The same experience occurred with meditation.  I tried meditating in the past but always felt like I was doing it wrong. “I am just not good at this,” I would tell myself.

Now my view of meditation has changed. I realize that meditation is just like anything else.  It takes time, practice and commitment in order to improve.  Meditation can be both physically and mentally uncomfortable (just like running 🙂 ).  In time it will become easier and in the meantime I am at least improving my well-being (just like running).

Lesson #4- You Don’t Gain Psychic Powers

Have you ever seen Escape From Witch Mountain?  It is an older movie from the 1990’s about a set of twins who exhibit psychic powers.  I thought it was SO COOL and have always wanted psychic powers since then.  I know it is childish, but I was secretly (now publicly) hoping to gain psychic powers with meditation. I figured I was getting in tune with my inner-self so maybe I would tap into my intuition powers and begin predicting the future.  Why not, right?

Well that didn’t work.

On the last day of class, our teacher made us draw a number from her hands without looking. Based on the numbers we were given, we were paired up with another individual in the class to participate in a compassion ceremony referred to as a Baci Ceremony.  In this practice, the teamed pair entered into the inner circle, surrounded by candles and other participants. We were encouraged to send signals of compassion and love to this person that we did not know. I have to admit I was pretty uncomfortable and nervous.  Pretty hippy dippy, right? Gotta love it 🙂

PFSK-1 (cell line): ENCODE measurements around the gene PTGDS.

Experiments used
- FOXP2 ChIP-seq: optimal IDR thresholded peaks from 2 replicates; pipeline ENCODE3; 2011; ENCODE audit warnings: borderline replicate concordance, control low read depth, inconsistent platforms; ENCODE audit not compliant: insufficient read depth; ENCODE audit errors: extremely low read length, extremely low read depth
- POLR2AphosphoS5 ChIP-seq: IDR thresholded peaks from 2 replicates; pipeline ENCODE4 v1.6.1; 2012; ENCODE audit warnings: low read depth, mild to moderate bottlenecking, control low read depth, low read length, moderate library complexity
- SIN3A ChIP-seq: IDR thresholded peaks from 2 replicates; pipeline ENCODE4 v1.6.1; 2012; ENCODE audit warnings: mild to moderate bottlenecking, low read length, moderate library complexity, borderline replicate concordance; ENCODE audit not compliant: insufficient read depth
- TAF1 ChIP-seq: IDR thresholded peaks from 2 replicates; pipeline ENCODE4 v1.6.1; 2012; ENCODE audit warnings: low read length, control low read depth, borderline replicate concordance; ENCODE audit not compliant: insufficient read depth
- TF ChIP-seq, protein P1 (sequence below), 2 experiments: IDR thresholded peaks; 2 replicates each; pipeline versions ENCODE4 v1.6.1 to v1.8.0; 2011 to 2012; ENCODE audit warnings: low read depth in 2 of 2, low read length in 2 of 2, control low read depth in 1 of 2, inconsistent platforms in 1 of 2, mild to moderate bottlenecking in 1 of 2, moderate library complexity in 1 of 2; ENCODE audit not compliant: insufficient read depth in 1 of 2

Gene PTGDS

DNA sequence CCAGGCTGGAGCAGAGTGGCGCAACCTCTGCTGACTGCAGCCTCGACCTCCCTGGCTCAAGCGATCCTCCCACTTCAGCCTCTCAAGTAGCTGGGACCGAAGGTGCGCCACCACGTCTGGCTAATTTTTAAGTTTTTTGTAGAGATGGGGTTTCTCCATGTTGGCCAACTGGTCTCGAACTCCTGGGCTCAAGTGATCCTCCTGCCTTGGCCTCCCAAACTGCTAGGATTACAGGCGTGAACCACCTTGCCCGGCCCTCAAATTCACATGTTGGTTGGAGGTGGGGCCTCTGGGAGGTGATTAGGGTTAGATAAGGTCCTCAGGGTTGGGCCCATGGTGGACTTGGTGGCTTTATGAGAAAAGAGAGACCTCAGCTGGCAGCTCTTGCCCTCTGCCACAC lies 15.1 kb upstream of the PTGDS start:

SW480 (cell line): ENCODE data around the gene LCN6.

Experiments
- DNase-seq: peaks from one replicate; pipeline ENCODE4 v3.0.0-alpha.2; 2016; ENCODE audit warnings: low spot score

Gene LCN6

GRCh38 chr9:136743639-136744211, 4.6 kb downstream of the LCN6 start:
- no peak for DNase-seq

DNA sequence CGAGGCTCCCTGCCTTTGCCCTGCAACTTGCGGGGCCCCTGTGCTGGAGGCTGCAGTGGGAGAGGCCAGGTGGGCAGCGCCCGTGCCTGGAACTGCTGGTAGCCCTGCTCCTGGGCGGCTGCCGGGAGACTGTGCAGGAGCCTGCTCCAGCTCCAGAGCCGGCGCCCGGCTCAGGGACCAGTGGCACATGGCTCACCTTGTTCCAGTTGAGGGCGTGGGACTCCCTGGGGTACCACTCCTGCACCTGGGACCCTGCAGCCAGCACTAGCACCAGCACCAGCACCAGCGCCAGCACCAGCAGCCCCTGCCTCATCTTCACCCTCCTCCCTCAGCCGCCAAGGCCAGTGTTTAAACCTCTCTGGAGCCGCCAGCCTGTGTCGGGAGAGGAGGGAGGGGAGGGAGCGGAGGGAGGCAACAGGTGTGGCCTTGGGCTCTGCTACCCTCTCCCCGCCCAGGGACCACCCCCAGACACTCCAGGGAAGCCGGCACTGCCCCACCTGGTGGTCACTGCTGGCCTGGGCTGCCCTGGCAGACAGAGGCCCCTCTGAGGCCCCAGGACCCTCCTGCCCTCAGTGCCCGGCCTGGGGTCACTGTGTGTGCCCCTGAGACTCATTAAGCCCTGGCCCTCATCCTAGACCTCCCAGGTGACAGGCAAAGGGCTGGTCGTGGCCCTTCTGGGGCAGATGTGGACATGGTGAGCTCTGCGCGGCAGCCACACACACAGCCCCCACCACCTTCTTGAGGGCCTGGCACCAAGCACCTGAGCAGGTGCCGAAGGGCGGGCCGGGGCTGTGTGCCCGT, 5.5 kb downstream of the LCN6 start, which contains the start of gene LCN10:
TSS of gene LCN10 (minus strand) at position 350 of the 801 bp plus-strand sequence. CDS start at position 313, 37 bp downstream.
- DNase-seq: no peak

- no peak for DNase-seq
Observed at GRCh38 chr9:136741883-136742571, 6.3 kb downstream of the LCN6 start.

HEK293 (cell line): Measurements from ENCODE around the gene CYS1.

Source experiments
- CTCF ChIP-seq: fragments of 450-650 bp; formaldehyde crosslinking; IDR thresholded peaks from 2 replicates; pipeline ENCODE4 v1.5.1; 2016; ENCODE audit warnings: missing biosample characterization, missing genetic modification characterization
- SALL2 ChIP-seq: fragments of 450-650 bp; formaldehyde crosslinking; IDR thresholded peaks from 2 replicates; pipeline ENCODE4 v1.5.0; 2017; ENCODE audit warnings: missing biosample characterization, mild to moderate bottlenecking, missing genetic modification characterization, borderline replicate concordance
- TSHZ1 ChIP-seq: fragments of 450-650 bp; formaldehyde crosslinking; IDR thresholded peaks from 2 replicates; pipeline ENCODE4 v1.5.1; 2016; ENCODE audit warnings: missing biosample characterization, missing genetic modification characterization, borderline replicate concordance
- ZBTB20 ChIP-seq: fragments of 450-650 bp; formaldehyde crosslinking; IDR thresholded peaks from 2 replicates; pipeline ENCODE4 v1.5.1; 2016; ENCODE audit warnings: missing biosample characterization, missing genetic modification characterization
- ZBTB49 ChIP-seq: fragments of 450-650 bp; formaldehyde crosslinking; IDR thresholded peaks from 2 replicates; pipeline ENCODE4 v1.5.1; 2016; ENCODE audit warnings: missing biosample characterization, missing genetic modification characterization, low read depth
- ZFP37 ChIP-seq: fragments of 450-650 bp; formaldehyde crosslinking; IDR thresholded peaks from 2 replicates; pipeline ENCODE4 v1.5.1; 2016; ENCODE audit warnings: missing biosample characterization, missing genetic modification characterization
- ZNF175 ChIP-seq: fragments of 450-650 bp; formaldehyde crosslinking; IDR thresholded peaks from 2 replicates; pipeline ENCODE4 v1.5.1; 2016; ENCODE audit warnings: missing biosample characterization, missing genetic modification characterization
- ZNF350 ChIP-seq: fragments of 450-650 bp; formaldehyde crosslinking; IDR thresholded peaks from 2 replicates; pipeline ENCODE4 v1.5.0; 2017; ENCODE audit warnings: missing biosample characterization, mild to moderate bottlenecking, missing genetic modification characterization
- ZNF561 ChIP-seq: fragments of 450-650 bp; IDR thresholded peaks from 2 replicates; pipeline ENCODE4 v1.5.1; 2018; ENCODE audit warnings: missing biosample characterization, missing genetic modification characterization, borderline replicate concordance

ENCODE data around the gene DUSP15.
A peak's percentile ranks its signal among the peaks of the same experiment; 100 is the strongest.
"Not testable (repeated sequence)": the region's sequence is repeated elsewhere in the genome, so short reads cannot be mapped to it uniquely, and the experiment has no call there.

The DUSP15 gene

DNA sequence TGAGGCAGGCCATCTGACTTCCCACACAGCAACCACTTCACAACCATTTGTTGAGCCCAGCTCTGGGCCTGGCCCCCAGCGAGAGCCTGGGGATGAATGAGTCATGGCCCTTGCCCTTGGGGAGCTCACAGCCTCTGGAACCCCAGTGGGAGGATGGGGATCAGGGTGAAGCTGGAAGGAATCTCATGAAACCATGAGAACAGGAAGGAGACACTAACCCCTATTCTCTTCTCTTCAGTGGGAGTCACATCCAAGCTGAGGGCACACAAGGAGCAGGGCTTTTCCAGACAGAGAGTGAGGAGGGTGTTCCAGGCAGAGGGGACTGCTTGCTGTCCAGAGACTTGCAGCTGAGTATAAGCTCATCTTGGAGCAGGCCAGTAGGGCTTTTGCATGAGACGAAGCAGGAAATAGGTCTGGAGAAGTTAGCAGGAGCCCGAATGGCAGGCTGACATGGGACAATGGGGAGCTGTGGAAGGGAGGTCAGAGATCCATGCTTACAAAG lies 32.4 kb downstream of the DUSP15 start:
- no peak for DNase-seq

While the other participants went ahead of me, I began channeling my inner-intuition and scanned the room for the person I felt a connection with.  I narrowed it down to two women.  I was convinced that one of these women was going to be my partner. I could feel it in my bones.  When she called my number I got up and expected one of these women to join me in the inner circle. But they didn’t.

Instead a man with a handle-bar mustache and grey hair stood up and smiled.  Boy, was I way off! I began to feel out of my comfort zone and a little awkward.  All I could do was display a nervous smile. We sat down in the middle of the circle and looked into each other’s eyes.  For as much as I wanted to continue keeping my eyes open I had to shut them because I felt too uncomfortable.  Looking back I wish I kept them open to learn more from the experience. At the end of our meditation session he tied a simple friendship bracelet around my wrist and I returned the gesture. We bowed our heads and acknowledged our unique moment in time together, then returned to our seats.